'I led England to World Cup glory and they gave me the sack'

England all-rounder Paul Collingwood is "devastated and gutted" at losing the Twenty20 captaincy to Stuart Broad despite leading the country to its only world title in the West Indies last year.

Updated: May 08, 2011 14:47 IST
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London: England all-rounder Paul Collingwood is "devastated and gutted" at losing the Twenty20 captaincy to Stuart Broad despite leading the country to its only world title in the West Indies last year.

In the new set-up that saw the ECB announce three captains for each of the three formats early this week, Collingwood was replaced by Broad as the skipper for the T20 side.

"So, to put it in black and white, I've won the Twenty20 World Cup as captain and I've won eight T20 internationals on the trot (a world record). And you're sacking me? Is that what you're telling me?" Collingwood said, questioning the board's decision.

Collingwood was told about the news that he would be replaced as skipper 24 hours in advance by national selector Geoff Miller, and the disappointment is yet to subside.

"Four days ago I was upbeat about getting back into training and playing after my knee operation. I was full of optimism about trying to regain my form and my place in the one-day side."

"As for the longer term, after retiring from Test cricket in the winter I had my sights set firmly on leading our defence of the World Twenty 20 Cup in 2012."

"So when Geoff Miller told me, it was like a juggernaut had come along at full steam and completely wiped me out ... just disbelief," he said.

The 35-year-old said he had no inkling that the axe was about to fall. "I felt a bit uneasy when I took the call (from Miller on Tuesday evening). The problem was, try as I might, I couldn't think what else he would need to see me about. Then again I thought to myself, 'Hang on, I've been captain of a side who've won the World Cup and set a world record. Can they really sack me after that?' All in all, I had a pretty sleepless night," Collingwood said.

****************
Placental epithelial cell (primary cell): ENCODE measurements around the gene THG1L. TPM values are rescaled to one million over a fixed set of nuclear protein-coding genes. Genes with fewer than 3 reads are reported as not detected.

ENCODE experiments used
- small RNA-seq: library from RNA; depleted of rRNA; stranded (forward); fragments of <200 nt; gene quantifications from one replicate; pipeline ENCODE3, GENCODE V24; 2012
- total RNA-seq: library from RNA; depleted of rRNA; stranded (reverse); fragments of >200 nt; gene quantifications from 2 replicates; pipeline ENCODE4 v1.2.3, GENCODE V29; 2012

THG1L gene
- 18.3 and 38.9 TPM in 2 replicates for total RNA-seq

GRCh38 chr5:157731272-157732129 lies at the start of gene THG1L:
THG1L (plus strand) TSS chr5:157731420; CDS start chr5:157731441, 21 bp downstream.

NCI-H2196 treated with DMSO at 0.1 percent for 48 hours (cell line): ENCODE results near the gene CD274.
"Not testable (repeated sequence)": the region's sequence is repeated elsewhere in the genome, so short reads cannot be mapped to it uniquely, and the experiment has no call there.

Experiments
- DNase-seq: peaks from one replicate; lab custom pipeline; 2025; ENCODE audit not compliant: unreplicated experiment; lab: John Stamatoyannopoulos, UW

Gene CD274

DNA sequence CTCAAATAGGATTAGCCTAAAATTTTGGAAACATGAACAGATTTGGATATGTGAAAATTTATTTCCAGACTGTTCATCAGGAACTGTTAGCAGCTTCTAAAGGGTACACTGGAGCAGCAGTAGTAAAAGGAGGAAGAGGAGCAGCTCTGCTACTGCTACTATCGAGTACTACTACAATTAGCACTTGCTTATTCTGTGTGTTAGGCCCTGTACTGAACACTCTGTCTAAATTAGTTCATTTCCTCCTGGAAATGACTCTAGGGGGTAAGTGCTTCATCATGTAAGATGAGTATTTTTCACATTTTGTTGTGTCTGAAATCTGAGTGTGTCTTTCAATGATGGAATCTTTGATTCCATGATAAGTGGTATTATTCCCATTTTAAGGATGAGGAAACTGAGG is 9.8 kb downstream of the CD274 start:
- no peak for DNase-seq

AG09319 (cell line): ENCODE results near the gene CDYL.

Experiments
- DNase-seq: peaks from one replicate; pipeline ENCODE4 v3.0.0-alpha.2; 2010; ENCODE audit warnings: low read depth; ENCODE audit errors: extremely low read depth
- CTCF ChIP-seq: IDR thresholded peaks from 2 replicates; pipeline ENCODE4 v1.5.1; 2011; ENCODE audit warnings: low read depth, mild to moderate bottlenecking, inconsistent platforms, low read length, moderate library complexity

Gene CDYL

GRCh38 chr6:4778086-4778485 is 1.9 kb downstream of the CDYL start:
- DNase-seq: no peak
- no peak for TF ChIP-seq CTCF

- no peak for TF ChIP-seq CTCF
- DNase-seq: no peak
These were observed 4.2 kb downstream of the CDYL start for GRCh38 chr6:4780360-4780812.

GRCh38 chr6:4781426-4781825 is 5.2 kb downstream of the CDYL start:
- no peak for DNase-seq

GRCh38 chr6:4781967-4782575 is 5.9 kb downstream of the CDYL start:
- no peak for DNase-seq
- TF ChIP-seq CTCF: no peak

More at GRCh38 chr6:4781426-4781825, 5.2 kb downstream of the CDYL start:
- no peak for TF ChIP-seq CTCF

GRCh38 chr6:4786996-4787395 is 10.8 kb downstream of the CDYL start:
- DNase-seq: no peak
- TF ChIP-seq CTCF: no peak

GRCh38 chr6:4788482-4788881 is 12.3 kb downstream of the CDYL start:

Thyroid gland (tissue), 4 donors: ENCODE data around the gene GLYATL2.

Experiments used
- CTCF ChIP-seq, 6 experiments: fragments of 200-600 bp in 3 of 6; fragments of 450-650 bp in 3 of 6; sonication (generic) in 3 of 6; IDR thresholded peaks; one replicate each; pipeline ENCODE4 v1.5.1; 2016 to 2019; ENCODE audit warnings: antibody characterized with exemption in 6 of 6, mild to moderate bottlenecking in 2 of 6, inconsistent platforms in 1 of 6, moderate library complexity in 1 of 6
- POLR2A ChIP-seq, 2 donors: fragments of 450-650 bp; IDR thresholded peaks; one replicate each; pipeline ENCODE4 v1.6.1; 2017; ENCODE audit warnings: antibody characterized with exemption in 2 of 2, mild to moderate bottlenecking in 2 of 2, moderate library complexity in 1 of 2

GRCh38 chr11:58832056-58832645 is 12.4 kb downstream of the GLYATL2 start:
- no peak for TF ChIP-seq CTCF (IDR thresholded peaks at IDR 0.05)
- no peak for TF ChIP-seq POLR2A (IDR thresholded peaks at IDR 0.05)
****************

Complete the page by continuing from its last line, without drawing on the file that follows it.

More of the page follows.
"We met at 8.30 and while I had prepared myself for the worst, no one can prepare themselves for the words when they come. I had been trying to convince myself that it wasn't going to be the news I feared. But unfortunately it was."

"What was so horrible was that I knew the decision had been made. It was not as if I could ask for a recount. I was devastated, gutted. We had met so early because I had to get to London to present ITV4's IPL coverage. But once the meeting was over, I had to call the studio and tell them I couldn't go on. I felt bad about letting them down, but I was in a state."

It has not even been a year since Collingwood lifted the elusive trophy for England after their triumph over Australia in Barbados.

"That's the frustrating thing about losing the job now. No one could have been prouder of what we achieved last year than me. But to me the thought of trying to retain the trophy was as much of a goal and a target as winning it in the first place. When you are champions, every-one wants to beat you and I saw that as a great challenge," Collingwood said.

"People might consider T20 cricket as the third rung under Test and ODI cricket, but I put my heart and soul into the job. Being captain of an England cricket side was a massive honour and I put as much effort into it as I would have done for the Test captaincy. To me, it meant as much as captaining the side in any other form of the game because you still want to win just as much," he said.

Collingwood said post his retirement from Test cricket, the desire to retain the World T20 title became stronger.

"After having decided to retire from Test cricket, my desire and motivation to lead England on to the next World T20 grew stronger. It was my passion, my last big ambition in international cricket. It meant a massive amount to me."

"And by not playing Test cricket, I felt I would have the mental freshness to carry on as leader and to prolong my form when it came back and extend my international future." For the happy-go-lucky player, the future is not very clear at the moment.

"Now, while it would be madness to cut things short straightaway, the future is far less clear than it was four days ago. I have some thinking to do."

Collingwood admitted that coach Andy Flower had to make a tough call. "One of Andy Flower's great strengths as coach is that he is prepared to make tough decisions. I sympathise with Geoff Miller because telling people bad news is a hard job. I hear the England MD Hugh Morris made a point of thanking me before the announcement was made at Lord's, which I appreciated," Collingwood was quoted as saying by the 'Daily Mail'.

He also said that he would support new skipper Stuart Broad. "I want to make it clear I totally support Stuart Broad as my successor. He has the kind of fast-thinking brain that you need in Twenty20 captaincy. And I understand the thinking that the team moves forward and people only have a certain shelf-life. "But even though I understand all that, it doesn't make it any easier to take and it doesn't mean I agree with it. I'm still very disappointed and hurt by what has happened."

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